“You have got to discover you, what you do, and trust it.” – Barbra Streisand
It’s a creative truth universally acknowledged that writers who say “I don’t like to plan” are significantly less productive than those who do.
Yet many resist this third stage of the writing process, considering the very word “plan” to be limiting — even stifling. Maybe it’s memories of school timetables and class plans; maybe a belief that creativity performs best when unbounded.
The truth is a productive, prolific creative life is always underwritten by good planning. Having witnessed and worked with hundreds of writers, I have yet to meet an exception.
The challenge is to put in place a scaffolding that enables your writing to flow, minimising your chances of suffering creative angst, procrastination or block — without being too prescriptive or confining.
Planning takes two forms: planning your creative time and energy and planning the actual content of what you will bring into being. First up, planning your time and effort.
Angst, procrastination or block are signs that we’ve forgotten who we are and why we are writing. So creative planng must begin with you — and your writing intentions.
Take an A4 notepad and begin to brainstorm around the following question: What is your intention for your writing? Take a separate sheet for each of the following time buckets and work your way down the list from your lifetime to today, then back again. What would you like to write:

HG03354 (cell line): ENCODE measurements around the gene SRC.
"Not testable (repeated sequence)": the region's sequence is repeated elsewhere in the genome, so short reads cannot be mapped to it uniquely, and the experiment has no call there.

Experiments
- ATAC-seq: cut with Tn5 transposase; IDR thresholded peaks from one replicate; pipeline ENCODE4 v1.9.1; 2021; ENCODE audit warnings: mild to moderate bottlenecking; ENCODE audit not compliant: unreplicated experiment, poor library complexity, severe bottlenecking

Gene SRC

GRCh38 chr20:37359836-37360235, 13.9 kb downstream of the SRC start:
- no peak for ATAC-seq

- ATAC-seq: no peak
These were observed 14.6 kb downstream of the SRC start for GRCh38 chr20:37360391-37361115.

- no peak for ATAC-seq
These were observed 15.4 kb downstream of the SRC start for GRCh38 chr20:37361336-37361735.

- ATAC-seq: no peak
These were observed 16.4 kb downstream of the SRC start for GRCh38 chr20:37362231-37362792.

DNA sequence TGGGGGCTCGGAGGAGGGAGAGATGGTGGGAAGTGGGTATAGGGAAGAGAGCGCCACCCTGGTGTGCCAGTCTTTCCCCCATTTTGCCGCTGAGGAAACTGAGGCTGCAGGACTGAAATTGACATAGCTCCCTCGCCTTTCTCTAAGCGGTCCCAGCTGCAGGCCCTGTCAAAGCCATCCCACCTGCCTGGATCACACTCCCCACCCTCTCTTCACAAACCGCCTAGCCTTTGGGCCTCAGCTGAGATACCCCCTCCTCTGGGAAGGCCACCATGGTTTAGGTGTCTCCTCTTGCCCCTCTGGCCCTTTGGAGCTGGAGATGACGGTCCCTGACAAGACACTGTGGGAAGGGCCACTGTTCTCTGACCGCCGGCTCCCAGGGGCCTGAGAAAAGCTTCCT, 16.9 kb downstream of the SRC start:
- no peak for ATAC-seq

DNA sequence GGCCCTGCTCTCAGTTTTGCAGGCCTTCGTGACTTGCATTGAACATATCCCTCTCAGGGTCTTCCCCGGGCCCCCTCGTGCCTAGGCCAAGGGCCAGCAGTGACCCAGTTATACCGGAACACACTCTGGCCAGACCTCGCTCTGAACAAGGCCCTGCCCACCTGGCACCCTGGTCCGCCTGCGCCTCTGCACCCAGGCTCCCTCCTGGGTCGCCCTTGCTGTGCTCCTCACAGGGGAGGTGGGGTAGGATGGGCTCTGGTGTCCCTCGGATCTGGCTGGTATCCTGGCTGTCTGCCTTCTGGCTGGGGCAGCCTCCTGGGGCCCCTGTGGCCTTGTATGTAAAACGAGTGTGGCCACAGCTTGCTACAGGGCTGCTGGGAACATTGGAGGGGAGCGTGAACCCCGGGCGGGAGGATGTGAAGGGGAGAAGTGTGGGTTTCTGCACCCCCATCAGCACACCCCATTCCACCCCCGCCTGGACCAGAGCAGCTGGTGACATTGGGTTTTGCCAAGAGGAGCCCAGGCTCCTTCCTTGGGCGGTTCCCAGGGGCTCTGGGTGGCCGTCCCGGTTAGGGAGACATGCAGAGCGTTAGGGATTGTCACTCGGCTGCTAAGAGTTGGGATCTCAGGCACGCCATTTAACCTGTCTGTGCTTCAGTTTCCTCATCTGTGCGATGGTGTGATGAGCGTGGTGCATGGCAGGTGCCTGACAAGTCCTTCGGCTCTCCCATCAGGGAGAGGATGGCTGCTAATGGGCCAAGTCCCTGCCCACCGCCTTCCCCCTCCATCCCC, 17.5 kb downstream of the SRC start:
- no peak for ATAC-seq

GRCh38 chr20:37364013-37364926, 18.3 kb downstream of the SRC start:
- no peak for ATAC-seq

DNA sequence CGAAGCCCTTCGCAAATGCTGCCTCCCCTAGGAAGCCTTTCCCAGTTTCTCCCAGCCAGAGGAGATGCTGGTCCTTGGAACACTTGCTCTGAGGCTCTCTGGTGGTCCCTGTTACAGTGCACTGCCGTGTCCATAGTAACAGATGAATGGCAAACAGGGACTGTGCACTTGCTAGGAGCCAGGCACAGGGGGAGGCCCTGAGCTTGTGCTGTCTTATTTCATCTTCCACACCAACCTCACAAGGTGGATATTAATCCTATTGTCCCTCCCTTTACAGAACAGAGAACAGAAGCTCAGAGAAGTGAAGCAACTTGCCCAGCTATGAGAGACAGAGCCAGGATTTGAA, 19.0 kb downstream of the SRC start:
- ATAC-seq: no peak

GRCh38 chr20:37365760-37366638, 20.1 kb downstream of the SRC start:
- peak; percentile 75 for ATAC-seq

- over your lifetime?
- during this decade?
- this year?
- this month?
When we begin this process, we usually have a project in mind – often something we’ve been dancing around for months or even years. Write that one down but don’t stop there.
What else would you like to write during the coming months? Does your notebook have any unpublished experiments that deserve a public airing? Is there something you mean to write, when you have time, when the children are grown up, when the idea comes clearer? Write it down too. Something you’d love to do but you’re not sure how? Write it down.
Work your way down the categories and back up and put everything you’ve ever considered making on the lists. Get discursive, wander, float, skim, go wide, go deep.
When you’re sure you’ve got it all down, without holding back, stop and take a look at what you’ve got.
Take this list of writing intentions — and it’s likely to be a long list – and transfer those that feel important onto a whiteboard or noticeboard in your writing space.
Proudly display this list of intentions where you’ll see them every day.
Now you are ready take out your diary for the day, week, month and year ahead and make an agreement with yourself about where, when and what you will write.
NEXT in this Series: The Eight Stages of the Writing Process, Stage 3: Creative Planning (Content).
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